The stratosphere of Saturn is a region where temperatures increase with altitude, implying a large static stability and important wave activity. The upper stratosphere has a rich hydrocarbon chemistry that is initiated by methane photolysis and produces several species, from acetylene to benzene, which affect temperatures through their radiative properties. Unfortunately, observations performed before the arrival of the NASA Cassini spacecraft were generally limited in vertical coverage to the lower stratosphere (pressures greater than 1 hPa), where the dynamical and chemical timescales were longer than or comparable to a saturnian year6,7,8,9. Observations were also restricted to the summer hemisphere because the winter hemisphere was always hidden behind the optically thick rings. Cassini now gives us access to the full stratospheric range over the whole planet, in particular the upper stratosphere, where the seasonal forcing triggers rapid observable changes.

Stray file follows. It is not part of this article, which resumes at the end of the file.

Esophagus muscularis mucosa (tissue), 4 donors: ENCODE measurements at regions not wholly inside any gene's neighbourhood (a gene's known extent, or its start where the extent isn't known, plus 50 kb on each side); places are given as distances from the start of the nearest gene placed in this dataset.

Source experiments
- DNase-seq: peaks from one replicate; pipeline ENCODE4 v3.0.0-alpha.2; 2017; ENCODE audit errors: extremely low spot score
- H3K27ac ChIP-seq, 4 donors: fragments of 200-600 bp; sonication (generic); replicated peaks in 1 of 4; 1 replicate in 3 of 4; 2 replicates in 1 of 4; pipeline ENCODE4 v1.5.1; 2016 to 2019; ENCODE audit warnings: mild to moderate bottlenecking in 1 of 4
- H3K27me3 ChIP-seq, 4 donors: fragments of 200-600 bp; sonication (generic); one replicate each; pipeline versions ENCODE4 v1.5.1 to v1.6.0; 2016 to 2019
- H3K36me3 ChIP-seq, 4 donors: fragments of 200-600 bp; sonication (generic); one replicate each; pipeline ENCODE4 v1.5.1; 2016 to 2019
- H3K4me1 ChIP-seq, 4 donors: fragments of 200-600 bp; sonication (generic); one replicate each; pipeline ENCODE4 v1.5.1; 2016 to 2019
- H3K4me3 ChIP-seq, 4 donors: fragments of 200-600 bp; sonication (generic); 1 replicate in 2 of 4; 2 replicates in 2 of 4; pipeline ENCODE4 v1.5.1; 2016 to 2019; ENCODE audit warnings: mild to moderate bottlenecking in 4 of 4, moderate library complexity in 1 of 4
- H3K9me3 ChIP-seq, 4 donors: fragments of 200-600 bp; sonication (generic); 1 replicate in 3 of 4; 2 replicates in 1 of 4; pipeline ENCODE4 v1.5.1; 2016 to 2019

We acquired limb thermal spectra of Saturn for 2005–2006 using the Composite Infrared Spectrometer (CIRS) aboard Cassini. Limb viewing provides us with a vertical resolution of 1.5 times the scale height (75 km) and probes higher altitudes than nadir sounding10. Figure la displays the pressure–latitude cross-section of the zonal-mean temperature inverted from these CIRS limb spectra. Of particular note is the sharp difference in vertical structure between the northern and southern mid-latitudes and the equatorial region. At extratropical latitudes, the temperature steadily increases with altitude, whereas in the equatorial region it oscillates, with maximum amplitude centred on the equator. Although our temperature retrievals agree with previous measurements11,12 wherever the latter are available, only the vertical resolution and the horizontal coverage on both sides of the equator provided by CIRS limb observations allow us to detect and map the equatorial vertical oscillation. Using the thermal-wind equation (see Supplementary Information), we derived a zonal thermal-wind pressure–latitude cross-section for the stratosphere (Fig. 1b). The vertical structure of the zonal thermal wind at the equator clearly shows alternate bands of eastward and westward vertical shear from the 0.2-hPa altitude down to the 5-hPa altitude.